Intertext in Trifonov's The House on the Embankment

Tatiana R. Spektor, Iowa State University

Trifonov's novella The House on the Embankment (Dom na naberezhnoj, 1976) ends on an optimistic note: "Slepili ogni, razgoralsja vecher, neskonchaemo tjanulsja gorod, kotoryj ja tak ljubil, tak pomnil, tak znal, tak staralsja ponjat'..." (Trifonov II: 494). This cheerful note is so dissonant in the context of the gloomy atmosphere and imagery of the work that Trifonov's critics consider it "obviously false," an "appendage inserted for the sake of the censor" (Patera 1983:305; Seifrid 1990:620).

I argue that the dissonance between the optimistic ring of this ending and the depressing mood of the work as a whole is the author's conscious intent, and has nothing to do with pleasing the censor. I suggest that in The House on the Embankment, Trifonov argues for the Christian idea of resurrection. This is evident from his allusions to another Russian writer whose works proclaim the significance of Christian ideas for the humanity, and whose texts contain numerous intertextual links with the Gospels: Mixail Bulgakov.

In this paper, I attempt to elucidate the impact of Bulgakov on Trifonov's Weltanschauung by applying an intertextual analysis to Trifonov's novella The House on the Embankment, in which he alludes to Bulgakov's novel The Master and Margarita (1966 67). I will base my argument on revealing the meaning of the image of the city of Moscow, a device that is employed in the novella's finale to deliver an optimistic metaphysical message.

Bulgakov critics have identified two different images of Moscow in The Master and Margarita. First, Moscow is depicted as a city invaded by devils and witches (Krivonos 1994:42 48). Second, scholars have found in The Master and Margarita a series of directly stated as well as implied parallels between Moscow and Jerusalem, and also between Moscow, Kiev, and Jerusalem (Sharratt 1980:331 40; Proffer 1984:532 40; Krivonos 1994:45). From all these associations emerges the opposite image, that of Moscow as a sacred city. This image derives from the medieval Russian belief that Moscow was the third and last Rome, heir to the legacy of the second, or East, Rome, Constantinople. In Bulgakov's novel the two images merge into one metaphor of Moscow as a sacred city possessed by devils. Through this metaphor, Bulgakov associates the Soviet authorities of the 1930s with the evil forces. Trifonov employs Bulgakov's symbol of Moscow as a sacred city possessed by devils.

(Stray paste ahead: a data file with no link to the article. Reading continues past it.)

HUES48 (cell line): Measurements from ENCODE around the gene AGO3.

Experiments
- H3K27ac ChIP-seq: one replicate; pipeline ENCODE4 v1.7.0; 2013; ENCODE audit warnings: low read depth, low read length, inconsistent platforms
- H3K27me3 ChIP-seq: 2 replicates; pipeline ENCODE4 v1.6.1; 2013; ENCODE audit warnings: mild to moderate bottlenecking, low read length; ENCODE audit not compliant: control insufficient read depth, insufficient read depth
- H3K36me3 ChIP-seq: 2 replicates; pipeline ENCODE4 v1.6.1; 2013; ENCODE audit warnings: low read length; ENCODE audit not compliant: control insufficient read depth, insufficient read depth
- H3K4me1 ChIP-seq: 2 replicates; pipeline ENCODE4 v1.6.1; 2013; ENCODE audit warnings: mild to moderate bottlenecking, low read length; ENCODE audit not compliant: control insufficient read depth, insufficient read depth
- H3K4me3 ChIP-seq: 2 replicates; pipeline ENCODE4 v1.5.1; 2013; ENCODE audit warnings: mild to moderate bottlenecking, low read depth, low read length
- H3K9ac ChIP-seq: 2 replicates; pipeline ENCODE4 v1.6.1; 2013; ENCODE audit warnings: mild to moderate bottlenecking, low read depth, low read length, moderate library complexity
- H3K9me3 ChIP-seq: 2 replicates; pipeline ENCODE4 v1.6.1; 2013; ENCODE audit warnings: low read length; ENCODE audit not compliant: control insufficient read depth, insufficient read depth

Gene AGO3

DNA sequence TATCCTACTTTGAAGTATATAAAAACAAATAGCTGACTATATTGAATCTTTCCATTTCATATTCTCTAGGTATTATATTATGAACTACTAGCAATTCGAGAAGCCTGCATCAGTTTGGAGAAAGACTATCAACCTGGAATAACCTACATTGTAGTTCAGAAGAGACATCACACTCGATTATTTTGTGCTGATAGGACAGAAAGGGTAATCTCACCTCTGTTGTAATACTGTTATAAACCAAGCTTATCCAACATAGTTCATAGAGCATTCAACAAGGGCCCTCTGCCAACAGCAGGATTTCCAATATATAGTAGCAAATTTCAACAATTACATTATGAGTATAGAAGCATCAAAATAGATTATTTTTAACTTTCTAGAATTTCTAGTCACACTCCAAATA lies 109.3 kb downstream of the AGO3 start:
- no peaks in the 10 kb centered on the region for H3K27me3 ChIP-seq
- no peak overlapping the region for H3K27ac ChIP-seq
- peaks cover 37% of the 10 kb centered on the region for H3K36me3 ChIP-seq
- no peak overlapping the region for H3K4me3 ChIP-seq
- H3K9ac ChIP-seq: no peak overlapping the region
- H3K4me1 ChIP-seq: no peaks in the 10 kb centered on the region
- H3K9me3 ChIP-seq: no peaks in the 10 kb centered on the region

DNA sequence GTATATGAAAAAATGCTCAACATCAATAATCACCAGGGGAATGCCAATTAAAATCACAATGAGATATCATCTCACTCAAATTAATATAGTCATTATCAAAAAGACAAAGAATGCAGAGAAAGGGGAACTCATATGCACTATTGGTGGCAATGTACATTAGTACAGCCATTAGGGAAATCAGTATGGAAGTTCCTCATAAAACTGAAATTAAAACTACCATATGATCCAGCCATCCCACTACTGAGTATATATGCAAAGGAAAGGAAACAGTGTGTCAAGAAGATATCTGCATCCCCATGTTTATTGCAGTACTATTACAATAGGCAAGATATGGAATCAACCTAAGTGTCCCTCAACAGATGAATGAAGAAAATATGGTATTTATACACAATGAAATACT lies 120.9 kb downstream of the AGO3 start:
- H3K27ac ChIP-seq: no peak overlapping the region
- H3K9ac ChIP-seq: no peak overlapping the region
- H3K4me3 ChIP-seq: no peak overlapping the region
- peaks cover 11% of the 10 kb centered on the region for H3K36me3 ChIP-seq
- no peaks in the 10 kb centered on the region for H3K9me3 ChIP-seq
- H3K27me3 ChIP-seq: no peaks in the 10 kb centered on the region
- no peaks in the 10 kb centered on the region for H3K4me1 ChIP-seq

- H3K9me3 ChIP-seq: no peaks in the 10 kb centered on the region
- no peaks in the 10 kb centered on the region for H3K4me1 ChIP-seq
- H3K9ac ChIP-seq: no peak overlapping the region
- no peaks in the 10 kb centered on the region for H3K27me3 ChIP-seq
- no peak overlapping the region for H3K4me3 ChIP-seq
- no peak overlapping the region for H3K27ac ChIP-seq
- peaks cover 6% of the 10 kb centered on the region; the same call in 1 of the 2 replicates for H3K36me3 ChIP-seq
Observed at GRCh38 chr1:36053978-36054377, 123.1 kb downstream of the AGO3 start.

In The House on the Embankment, Trifonov also presents a stark portrayal of the terror, arrests, and denunciations common during the Stalin years. Like Bulgakov, Trifonov urges the reader to acknowledge the existence of a struggle between good and evil in modern society and to recognize the evil manifested by the Stalinist system. Moreover, in his work, this struggle is depicted through the use of the archetypal paradigm of the saint and devil. As in many novels of Dostoevskij, two "quarrelling" voices of the protagonist's conscience are represented in Trifonov's novella by the two characters. Sonja Ganchuk, the fiancee of the protagonist, Vadim Glebov, tries to help him to remain faithful to the moral absolutes and to resurrect him spiritually. Lev Shulepnikov, whose two stepfathers are NKVD officers, appeals to Glebov's worst character flaws, his cowardice and his drive for material prosperity. In that, Sonja acts as Glebov's guardian angel and Shulepnikov as his "personal devil." Glebov chooses to betray Sonja and her ideals as suggested by Shulepnikov. Sonja becomes mentally ill (she is afraid of light and prefers to stay in darkness) and eventually dies. In the novella's epilogue, the consequences of Glebov's climactic choice are symbolized by the gloomy image of the abandoned crematorium where Sonja is buried, and where Shulepnikov works as a watchman. Trifonov employs the image of a totally dark crematorium, where a saint is buried and her grave is watched by a devil, as a metaphor for the spiritual darkness in which Soviet society remains as a result of the cultural choice made by the Russian intelligentsia that preferred atheism to Christianity. Even though this metaphor is already elevated to the metaphysical level, Trifonov finds it important to emphasize its religious meaning by referring to the master text, in which the symbolism of light and darkness was first introduced in its Christian sense: the Gospels. Trifonov describes a sudden darkening of the Donskoj Monastery, when Sonja's father and her former classmate come to visit her grave. Similarly, darkness suddenly covered the scene of the crucifixion of Christ, the city of Jerusalem, and the entire land, according to all three authors of the synoptic Gospels.